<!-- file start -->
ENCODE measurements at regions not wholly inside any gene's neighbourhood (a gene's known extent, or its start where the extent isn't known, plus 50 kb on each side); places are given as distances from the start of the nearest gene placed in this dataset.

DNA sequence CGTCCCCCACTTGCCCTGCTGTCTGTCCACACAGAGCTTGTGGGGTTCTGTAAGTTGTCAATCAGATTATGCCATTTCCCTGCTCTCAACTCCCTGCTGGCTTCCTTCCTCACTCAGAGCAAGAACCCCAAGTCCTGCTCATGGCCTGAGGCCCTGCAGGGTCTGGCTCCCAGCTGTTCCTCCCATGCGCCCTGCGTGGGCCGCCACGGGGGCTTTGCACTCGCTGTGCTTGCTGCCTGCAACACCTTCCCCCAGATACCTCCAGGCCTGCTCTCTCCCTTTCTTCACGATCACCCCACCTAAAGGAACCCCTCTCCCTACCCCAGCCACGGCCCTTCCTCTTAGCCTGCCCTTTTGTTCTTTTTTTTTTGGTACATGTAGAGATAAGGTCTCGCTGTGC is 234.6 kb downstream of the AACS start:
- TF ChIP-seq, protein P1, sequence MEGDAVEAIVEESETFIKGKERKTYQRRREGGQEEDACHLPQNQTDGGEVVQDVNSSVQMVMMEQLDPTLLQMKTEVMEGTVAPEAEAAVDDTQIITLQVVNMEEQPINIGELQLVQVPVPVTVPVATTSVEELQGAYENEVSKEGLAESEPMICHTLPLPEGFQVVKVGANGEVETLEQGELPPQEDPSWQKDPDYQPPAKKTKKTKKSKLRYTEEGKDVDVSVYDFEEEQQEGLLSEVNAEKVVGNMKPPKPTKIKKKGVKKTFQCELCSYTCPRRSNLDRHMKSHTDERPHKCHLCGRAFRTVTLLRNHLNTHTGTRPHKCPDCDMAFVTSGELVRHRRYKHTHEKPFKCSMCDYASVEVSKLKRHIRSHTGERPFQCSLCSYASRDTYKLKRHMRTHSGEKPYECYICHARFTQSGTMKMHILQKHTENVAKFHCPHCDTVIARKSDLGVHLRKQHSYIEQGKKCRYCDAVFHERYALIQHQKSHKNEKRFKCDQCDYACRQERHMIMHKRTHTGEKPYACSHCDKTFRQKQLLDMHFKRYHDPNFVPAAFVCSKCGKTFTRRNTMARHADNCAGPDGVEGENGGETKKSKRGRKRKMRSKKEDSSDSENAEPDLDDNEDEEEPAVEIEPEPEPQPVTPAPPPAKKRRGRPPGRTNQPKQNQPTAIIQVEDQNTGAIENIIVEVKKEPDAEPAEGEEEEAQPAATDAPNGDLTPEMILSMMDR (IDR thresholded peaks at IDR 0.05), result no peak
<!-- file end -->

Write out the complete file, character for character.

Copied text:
ENCODE measurements at regions not wholly inside any gene's neighbourhood (a gene's known extent, or its start where the extent isn't known, plus 50 kb on each side); places are given as distances from the start of the nearest gene placed in this dataset.

DNA sequence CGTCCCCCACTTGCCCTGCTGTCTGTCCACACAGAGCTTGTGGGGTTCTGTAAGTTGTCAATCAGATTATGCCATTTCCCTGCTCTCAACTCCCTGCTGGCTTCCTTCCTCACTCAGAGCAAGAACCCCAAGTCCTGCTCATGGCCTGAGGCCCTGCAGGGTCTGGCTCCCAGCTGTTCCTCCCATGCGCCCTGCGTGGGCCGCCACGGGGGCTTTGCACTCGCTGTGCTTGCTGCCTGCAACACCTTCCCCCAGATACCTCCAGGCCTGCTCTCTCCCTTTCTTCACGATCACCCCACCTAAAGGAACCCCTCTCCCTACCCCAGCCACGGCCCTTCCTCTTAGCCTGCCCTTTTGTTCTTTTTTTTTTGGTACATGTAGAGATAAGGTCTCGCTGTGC is 234.6 kb downstream of the AACS start:
- TF ChIP-seq, protein P1, sequence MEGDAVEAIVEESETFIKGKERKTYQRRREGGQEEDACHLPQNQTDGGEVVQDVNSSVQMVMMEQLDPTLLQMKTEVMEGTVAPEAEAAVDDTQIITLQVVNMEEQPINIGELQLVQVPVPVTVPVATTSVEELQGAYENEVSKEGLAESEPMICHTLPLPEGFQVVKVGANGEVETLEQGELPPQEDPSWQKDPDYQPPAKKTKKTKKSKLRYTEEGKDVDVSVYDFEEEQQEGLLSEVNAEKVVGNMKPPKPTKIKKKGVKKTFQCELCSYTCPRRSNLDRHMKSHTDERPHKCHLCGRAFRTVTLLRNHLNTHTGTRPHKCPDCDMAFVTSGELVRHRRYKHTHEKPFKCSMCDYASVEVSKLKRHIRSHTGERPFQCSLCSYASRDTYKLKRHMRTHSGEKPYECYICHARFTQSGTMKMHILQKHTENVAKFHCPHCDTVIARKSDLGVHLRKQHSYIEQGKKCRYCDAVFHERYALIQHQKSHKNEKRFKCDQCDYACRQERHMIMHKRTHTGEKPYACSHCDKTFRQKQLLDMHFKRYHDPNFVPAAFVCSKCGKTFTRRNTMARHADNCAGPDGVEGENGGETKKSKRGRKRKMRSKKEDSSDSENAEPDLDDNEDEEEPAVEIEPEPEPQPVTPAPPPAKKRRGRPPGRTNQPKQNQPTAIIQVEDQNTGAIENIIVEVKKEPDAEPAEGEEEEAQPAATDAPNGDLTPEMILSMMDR (IDR thresholded peaks at IDR 0.05), result no peak